Similarly radical but vastly different in method is Nicole Sealey’s The Ferguson Report: An Erasure. Using the US Department of Justice’s investigation of the Ferguson Police Department’s racist policing as a source text, Sealey mines a sequence of eight compact poems from the report’s eighty-four pages. The report is not completely redacted but struck out and left in a barely legible light grey: what remains is a constellation of letters hovering in a sterile field of legalese. Words are chopped up, their forming obstructed by the report’s unstoppable procession, which both hastens and dampens the pace at which the text is read. Hastens, because the number of words on each page is sparse. Dampens, because each word is spelled out in slow motion. Indeed, Sealey returns repeatedly to suspended moments where violence threatens to manifest:

In the buses, next to the lot 
across the street: a rustling
like backtalk: a deer. The animal, 
out of nowhere, flees
seconds too late—a design 
oversight assigned
to that particular beast.
       (‘pages twenty-two to thirty-four’)

Sealey’s syntactic turns as well as her use of neighbouring repetitions of sounds (‘lot’, ‘across’, and ‘backtalk’; ‘design’, ‘oversight’, and ‘assigned’) wraps the text in a constrictive mesh. Fear is the dominant emotion. The sequence is populated with animals in panicked or agitated states: ‘Horses, hundreds, neighing—’, birds flying ‘low and patternless’, a dog choking on a leash, a fleeing deer. As the sequence progresses, the police appear as an ominous, agglomerated ‘they’:

Our heads twitch, 
birds watching for what might 
be stalking. Right before
they deploy canines to bite, 
there’s a pause between wails 
in which you hear your shut 
eyes dilate. Listen.
        (‘pages sixty-five to seventy-seven’)

Physical actions are amplified in the world of these poems, and as a result their misuse by authority becomes achingly clear. In ‘pages thirty-five to thirty-nine’, the ubiquity of police violence is hammered into focus as Sealey cycles through different uses of the word ‘force’: ‘use-of-force. Force / of habit. Of nature. Force / feed. Force down.’ The speaker, part of the ‘us’, is an incisive witness who is equally tethered to the living and the dead: ‘I’ve been trying to scrape / up what I remember:’ (‘pages forty to forty-nine’), and in the book’s concluding lines: ‘With an ear / to the glass, I remain silent. / Anything you say can and will be—’ (‘pages seventy-eight to eighty-four’). The poems are bolstered by a highly specific voice that is at once elegiac and potent. Just as Sealey’s erasure leaves the source text and its damning conclusions faintly visible, violence against Black people in the US remains a continual reality that cannot be erased from view. The excavating process of the book thus becomes a way of pinning down this ‘anonymous’, ‘temperamental’ history.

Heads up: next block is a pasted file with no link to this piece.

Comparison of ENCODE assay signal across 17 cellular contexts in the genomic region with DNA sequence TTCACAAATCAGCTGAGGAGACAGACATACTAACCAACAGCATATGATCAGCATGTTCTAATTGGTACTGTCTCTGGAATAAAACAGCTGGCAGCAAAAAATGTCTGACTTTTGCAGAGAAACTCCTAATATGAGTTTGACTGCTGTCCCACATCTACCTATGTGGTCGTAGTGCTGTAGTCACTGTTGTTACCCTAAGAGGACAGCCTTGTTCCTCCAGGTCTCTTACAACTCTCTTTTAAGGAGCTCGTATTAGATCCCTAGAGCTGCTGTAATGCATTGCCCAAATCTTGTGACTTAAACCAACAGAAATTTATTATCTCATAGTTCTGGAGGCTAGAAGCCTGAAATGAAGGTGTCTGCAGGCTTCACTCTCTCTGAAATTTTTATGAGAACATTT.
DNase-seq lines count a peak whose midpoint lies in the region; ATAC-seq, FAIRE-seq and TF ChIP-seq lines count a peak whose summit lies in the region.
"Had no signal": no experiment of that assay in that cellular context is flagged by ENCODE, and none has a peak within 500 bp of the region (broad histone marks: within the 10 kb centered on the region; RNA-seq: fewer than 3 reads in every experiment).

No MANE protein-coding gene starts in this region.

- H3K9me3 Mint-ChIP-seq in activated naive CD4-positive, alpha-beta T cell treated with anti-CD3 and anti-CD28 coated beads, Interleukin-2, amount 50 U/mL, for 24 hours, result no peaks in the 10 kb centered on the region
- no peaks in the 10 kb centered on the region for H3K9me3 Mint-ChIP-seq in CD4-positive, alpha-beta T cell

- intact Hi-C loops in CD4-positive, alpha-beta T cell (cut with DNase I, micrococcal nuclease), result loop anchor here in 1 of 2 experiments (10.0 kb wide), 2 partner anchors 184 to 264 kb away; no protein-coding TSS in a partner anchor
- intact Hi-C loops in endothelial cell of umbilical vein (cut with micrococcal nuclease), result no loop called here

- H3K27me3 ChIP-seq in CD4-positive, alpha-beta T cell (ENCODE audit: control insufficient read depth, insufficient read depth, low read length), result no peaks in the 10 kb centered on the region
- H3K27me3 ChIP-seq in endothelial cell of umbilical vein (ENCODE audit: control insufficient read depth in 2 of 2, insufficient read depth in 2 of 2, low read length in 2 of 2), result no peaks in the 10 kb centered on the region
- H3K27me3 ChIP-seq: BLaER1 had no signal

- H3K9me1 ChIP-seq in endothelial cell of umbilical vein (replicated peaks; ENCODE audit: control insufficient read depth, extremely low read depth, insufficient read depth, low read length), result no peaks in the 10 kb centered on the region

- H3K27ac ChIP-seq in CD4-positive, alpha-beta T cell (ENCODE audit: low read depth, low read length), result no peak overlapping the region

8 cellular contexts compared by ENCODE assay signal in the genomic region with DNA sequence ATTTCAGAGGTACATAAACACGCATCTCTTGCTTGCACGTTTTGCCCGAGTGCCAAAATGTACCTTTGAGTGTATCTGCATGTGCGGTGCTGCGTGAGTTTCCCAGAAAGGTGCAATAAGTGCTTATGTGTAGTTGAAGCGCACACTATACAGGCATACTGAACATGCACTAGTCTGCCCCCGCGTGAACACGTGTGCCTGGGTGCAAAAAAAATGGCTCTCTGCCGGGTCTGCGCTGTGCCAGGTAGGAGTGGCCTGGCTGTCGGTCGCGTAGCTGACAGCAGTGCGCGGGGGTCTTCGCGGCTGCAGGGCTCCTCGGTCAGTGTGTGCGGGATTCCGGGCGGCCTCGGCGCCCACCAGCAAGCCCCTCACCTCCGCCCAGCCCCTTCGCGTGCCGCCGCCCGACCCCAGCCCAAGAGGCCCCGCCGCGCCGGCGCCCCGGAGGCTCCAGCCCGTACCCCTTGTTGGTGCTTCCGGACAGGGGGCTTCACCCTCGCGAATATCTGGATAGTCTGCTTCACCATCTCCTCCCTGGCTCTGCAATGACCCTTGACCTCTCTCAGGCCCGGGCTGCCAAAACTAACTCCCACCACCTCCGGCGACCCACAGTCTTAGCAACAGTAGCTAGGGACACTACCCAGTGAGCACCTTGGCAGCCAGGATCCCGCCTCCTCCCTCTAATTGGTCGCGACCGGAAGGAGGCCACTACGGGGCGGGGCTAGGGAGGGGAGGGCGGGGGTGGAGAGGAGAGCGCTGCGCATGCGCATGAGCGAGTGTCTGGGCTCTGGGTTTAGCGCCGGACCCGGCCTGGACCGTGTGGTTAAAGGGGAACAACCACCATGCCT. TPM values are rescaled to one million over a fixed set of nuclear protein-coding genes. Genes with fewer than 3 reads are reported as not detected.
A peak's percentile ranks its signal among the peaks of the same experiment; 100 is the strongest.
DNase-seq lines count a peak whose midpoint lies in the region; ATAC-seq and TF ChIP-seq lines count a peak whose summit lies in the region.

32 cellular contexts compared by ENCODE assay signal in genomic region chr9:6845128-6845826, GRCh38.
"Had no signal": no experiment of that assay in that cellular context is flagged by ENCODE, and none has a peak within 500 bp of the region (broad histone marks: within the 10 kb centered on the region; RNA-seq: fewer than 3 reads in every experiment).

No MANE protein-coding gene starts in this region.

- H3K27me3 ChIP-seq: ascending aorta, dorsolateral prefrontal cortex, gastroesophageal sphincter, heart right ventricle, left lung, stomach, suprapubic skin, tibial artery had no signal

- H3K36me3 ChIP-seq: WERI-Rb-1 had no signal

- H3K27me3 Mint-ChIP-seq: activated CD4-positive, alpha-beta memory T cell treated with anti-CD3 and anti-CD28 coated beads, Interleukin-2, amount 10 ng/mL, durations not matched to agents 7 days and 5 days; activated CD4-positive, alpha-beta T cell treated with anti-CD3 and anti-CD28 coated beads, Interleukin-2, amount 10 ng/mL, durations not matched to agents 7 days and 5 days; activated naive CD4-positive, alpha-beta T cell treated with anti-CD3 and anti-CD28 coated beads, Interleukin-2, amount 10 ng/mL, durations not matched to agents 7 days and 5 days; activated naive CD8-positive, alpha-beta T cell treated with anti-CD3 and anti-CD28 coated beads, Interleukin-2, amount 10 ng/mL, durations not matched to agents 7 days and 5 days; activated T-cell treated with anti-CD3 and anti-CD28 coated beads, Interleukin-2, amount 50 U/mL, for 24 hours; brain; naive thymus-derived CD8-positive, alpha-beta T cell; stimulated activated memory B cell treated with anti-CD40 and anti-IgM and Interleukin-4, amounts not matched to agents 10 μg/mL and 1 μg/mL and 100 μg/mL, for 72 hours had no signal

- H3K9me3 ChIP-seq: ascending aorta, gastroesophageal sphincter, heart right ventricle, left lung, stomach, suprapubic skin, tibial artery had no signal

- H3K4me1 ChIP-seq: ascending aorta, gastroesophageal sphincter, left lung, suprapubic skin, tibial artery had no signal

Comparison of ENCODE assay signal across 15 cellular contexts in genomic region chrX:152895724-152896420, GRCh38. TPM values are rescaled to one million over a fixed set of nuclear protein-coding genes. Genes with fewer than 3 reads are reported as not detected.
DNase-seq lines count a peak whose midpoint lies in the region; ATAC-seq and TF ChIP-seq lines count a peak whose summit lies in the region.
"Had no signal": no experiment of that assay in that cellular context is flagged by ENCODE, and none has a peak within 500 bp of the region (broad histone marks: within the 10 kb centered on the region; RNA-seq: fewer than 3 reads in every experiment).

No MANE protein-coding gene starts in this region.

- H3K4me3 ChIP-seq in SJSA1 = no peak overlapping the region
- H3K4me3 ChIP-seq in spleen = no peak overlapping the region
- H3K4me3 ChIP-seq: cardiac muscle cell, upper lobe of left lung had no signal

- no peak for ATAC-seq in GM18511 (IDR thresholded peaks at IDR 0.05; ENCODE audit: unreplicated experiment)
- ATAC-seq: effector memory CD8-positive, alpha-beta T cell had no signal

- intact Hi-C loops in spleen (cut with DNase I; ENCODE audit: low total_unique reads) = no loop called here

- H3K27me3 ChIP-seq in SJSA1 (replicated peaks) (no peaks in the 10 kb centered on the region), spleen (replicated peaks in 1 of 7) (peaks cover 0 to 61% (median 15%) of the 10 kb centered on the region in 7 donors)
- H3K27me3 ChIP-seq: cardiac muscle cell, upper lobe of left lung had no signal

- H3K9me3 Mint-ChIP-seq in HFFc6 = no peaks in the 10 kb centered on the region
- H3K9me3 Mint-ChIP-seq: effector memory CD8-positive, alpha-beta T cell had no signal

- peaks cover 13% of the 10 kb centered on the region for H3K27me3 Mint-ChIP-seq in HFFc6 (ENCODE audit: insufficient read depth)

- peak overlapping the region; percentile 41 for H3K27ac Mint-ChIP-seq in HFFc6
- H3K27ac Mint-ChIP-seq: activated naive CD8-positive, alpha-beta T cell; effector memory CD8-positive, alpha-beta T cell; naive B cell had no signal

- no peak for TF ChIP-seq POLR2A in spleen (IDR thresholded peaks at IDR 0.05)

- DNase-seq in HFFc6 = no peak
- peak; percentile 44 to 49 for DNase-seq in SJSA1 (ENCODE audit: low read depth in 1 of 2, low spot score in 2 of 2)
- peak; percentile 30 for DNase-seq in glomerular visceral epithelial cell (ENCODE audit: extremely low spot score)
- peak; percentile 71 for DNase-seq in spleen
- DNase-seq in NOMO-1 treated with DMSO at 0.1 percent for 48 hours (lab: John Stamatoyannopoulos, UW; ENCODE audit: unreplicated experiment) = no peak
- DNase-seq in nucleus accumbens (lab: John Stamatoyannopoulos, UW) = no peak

At the end of The Ferguson Report, Sealey offers what she terms ‘lifted poems’, an encore of the poems presented in ‘standard form’ with punctuation and line breaks (these are the versions quoted in this review). Freed from the gravity of the source text, these poems display in open air both Sealey’s astonishing commitment to exactness as well as how dramatically the erasure form reframes the work. Immersive is not an adjective typically used to describe books of poetry, but the collection’s visual power and lyrical rigour secures itself as a one-of-a-kind, declarative work.

Fred D’Aguiar’s For the Unnamed, whose full title is For the Unnamed Black Jockey Who Rode the Winning Steed in the Race Between Pico’s Saro and Sepulveda’s Black Swan in Los Angeles, in 1852, is about a more figurative kind of erasure. The historical omission of the Black jockey’s name in a well-known and otherwise well-recorded horse race becomes a platform of imagination for D’Aguiar. The collection is a play in verse: each poem’s title is named after one of the horses, jockeys, trainers, owners, etc. as indicated by a dramatis personae. The book’s epigraph quotes the preface of Alice Notley’s The Speak Angel Series: ‘There’s no nowhere for something to become nothing’, which in the original continues ‘I offer a future made of recombination like a collage, a pasting on of things by a massive regrouping of the dead and alive in order to begin again’. D’Aguiar too is regrouping, reconstituting the half-lost story of Black Jockey while prodding at parallels that are at once uncanny and revelatory to a modern reader.